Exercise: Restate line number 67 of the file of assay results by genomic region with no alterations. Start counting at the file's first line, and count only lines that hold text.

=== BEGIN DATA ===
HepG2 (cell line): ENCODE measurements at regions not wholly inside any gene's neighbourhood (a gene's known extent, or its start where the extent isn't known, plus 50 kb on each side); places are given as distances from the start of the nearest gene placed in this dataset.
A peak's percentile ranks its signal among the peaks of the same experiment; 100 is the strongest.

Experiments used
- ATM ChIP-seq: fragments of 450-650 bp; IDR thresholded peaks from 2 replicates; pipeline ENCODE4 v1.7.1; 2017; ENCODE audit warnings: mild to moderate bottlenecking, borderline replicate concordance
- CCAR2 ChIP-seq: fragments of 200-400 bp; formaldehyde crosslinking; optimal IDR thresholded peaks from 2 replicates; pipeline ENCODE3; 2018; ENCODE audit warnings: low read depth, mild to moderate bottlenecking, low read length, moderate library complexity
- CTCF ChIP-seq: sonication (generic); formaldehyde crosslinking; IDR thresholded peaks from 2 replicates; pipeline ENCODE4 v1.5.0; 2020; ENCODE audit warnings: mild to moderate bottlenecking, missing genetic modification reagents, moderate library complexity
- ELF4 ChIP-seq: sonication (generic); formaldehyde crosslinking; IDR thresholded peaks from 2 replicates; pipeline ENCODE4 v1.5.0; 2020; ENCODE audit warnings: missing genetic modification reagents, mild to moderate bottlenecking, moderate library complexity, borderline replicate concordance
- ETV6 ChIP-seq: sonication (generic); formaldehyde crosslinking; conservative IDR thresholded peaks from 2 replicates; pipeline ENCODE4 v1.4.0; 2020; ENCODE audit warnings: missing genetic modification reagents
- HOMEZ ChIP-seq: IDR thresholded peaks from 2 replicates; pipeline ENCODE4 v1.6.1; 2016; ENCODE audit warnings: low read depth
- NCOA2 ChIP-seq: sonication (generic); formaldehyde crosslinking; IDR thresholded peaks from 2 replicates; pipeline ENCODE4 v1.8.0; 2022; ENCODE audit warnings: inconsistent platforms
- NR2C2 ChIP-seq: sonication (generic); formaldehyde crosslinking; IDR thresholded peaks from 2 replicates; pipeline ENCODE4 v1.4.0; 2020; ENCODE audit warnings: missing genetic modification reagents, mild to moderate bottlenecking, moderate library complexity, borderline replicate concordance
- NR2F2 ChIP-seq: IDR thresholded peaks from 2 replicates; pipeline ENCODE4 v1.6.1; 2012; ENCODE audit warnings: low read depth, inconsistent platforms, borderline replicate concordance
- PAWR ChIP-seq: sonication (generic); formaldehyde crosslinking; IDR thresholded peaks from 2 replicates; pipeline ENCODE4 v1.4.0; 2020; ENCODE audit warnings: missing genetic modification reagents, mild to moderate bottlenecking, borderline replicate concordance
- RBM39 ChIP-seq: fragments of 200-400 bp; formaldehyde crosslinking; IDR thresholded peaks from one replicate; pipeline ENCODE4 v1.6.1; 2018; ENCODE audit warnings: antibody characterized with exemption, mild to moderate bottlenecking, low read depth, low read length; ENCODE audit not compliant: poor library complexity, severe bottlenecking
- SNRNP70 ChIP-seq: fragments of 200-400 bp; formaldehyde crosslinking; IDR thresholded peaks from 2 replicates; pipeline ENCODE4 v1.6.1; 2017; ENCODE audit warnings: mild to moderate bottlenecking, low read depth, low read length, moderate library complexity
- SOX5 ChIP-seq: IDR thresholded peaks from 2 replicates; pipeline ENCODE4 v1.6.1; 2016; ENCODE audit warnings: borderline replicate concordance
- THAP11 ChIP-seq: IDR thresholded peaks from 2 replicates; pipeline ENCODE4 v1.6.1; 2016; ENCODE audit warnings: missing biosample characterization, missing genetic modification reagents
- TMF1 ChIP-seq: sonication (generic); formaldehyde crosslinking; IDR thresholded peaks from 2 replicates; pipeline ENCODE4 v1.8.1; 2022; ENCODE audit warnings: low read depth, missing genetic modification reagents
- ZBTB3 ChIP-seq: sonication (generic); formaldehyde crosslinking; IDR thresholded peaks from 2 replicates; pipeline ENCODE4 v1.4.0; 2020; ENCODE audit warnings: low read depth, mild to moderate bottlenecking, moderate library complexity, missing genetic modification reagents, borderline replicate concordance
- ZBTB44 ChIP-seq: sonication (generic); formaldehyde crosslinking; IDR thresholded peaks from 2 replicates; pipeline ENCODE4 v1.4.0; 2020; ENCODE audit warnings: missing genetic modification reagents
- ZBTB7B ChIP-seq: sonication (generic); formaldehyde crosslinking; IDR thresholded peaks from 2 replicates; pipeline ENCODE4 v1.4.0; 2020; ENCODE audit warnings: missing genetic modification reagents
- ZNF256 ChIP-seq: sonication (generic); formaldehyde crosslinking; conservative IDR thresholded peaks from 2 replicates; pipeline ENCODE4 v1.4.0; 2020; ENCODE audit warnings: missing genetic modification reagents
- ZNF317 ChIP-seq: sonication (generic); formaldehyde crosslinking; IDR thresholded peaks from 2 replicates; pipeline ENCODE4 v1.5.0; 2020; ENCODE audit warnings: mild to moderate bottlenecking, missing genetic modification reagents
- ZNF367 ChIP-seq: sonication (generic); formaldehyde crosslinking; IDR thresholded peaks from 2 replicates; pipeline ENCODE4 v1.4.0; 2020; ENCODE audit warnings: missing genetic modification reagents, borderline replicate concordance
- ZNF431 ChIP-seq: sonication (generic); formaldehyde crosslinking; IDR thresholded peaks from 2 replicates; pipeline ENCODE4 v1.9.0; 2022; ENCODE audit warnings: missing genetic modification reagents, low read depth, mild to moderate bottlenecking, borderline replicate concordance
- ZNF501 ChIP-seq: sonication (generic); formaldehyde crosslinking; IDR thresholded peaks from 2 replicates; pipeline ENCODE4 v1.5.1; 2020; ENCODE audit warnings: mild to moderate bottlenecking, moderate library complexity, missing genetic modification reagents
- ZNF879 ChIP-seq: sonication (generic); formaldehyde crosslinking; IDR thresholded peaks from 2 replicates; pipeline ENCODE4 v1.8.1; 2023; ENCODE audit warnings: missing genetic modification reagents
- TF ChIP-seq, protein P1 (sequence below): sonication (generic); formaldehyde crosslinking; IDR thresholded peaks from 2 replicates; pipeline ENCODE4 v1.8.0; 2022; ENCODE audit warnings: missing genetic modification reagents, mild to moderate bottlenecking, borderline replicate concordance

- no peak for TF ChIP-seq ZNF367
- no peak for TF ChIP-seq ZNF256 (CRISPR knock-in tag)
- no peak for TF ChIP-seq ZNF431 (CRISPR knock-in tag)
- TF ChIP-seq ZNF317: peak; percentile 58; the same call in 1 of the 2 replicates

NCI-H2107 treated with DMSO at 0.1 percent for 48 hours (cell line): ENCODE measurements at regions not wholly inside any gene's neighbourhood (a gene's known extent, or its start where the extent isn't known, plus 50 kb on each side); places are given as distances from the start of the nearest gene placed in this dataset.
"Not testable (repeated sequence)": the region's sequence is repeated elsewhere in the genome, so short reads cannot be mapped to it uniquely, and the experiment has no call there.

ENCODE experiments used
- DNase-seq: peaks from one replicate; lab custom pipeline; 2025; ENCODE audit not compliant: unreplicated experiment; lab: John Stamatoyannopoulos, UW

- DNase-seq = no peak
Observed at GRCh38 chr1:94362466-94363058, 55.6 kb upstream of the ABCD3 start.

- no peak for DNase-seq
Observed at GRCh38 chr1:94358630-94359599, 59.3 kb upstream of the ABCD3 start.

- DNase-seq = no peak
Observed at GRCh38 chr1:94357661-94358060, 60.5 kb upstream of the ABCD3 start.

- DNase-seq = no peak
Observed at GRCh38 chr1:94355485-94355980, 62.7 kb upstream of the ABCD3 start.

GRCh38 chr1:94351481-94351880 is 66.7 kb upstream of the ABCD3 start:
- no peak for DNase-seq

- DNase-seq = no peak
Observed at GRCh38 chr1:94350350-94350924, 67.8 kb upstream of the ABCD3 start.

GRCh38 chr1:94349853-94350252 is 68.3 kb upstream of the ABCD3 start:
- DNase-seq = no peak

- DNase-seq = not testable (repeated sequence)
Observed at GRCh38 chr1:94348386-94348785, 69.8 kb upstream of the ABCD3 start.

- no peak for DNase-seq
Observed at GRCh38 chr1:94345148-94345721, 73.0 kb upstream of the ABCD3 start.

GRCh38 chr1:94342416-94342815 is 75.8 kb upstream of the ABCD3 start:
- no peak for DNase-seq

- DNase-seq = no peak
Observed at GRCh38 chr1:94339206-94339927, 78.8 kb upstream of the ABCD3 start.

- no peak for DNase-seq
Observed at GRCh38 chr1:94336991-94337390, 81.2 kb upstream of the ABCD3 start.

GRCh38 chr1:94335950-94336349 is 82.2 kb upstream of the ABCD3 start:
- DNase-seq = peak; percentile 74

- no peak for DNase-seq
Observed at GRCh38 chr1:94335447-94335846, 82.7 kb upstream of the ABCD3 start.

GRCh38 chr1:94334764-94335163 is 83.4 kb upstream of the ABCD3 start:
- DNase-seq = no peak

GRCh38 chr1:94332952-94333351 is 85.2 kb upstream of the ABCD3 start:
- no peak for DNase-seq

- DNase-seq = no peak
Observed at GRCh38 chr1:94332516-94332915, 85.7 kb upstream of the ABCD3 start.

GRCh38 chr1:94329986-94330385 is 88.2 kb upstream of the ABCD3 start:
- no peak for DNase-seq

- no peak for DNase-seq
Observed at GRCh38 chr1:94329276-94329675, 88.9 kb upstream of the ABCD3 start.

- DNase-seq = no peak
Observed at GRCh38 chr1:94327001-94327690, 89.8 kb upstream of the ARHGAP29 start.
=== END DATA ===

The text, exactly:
GRCh38 chr1:94332952-94333351 is 85.2 kb upstream of the ABCD3 start: